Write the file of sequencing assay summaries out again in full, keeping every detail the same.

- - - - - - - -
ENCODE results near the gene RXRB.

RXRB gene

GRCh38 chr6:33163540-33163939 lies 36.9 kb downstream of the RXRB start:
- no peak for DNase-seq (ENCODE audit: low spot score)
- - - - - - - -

ENCODE results near the gene RXRB.

RXRB gene

GRCh38 chr6:33163540-33163939 lies 36.9 kb downstream of the RXRB start:
- no peak for DNase-seq (ENCODE audit: low spot score)